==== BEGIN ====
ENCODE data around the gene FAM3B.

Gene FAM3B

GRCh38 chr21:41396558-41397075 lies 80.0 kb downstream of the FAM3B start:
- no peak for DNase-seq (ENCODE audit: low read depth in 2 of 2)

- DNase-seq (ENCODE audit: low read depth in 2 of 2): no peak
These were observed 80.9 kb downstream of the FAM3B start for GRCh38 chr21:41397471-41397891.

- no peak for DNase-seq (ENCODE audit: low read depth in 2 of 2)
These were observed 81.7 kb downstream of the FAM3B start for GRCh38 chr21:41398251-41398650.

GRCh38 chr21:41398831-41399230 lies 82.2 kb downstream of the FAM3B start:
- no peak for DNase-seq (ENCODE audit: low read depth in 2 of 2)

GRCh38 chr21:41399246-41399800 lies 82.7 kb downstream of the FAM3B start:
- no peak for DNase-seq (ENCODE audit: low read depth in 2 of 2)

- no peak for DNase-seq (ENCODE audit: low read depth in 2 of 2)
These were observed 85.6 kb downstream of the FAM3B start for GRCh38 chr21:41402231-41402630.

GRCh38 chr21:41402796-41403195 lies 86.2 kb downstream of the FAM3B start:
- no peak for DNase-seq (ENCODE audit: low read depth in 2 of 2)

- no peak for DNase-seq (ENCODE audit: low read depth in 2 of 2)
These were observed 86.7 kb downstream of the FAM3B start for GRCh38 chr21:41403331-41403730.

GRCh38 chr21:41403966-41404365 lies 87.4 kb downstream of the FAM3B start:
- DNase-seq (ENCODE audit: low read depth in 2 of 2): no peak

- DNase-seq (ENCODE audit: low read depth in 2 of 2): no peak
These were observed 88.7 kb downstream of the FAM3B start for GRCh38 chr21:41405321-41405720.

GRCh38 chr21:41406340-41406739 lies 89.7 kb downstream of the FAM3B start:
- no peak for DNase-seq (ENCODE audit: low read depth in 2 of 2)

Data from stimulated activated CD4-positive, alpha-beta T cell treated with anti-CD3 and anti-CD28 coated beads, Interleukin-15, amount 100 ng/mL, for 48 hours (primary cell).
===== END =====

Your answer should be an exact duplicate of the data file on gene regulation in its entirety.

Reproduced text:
ENCODE data around the gene FAM3B.

Gene FAM3B

GRCh38 chr21:41396558-41397075 lies 80.0 kb downstream of the FAM3B start:
- no peak for DNase-seq (ENCODE audit: low read depth in 2 of 2)

- DNase-seq (ENCODE audit: low read depth in 2 of 2): no peak
These were observed 80.9 kb downstream of the FAM3B start for GRCh38 chr21:41397471-41397891.

- no peak for DNase-seq (ENCODE audit: low read depth in 2 of 2)
These were observed 81.7 kb downstream of the FAM3B start for GRCh38 chr21:41398251-41398650.

GRCh38 chr21:41398831-41399230 lies 82.2 kb downstream of the FAM3B start:
- no peak for DNase-seq (ENCODE audit: low read depth in 2 of 2)

GRCh38 chr21:41399246-41399800 lies 82.7 kb downstream of the FAM3B start:
- no peak for DNase-seq (ENCODE audit: low read depth in 2 of 2)

- no peak for DNase-seq (ENCODE audit: low read depth in 2 of 2)
These were observed 85.6 kb downstream of the FAM3B start for GRCh38 chr21:41402231-41402630.

GRCh38 chr21:41402796-41403195 lies 86.2 kb downstream of the FAM3B start:
- no peak for DNase-seq (ENCODE audit: low read depth in 2 of 2)

- no peak for DNase-seq (ENCODE audit: low read depth in 2 of 2)
These were observed 86.7 kb downstream of the FAM3B start for GRCh38 chr21:41403331-41403730.

GRCh38 chr21:41403966-41404365 lies 87.4 kb downstream of the FAM3B start:
- DNase-seq (ENCODE audit: low read depth in 2 of 2): no peak

- DNase-seq (ENCODE audit: low read depth in 2 of 2): no peak
These were observed 88.7 kb downstream of the FAM3B start for GRCh38 chr21:41405321-41405720.

GRCh38 chr21:41406340-41406739 lies 89.7 kb downstream of the FAM3B start:
- no peak for DNase-seq (ENCODE audit: low read depth in 2 of 2)

Data from stimulated activated CD4-positive, alpha-beta T cell treated with anti-CD3 and anti-CD28 coated beads, Interleukin-15, amount 100 ng/mL, for 48 hours (primary cell).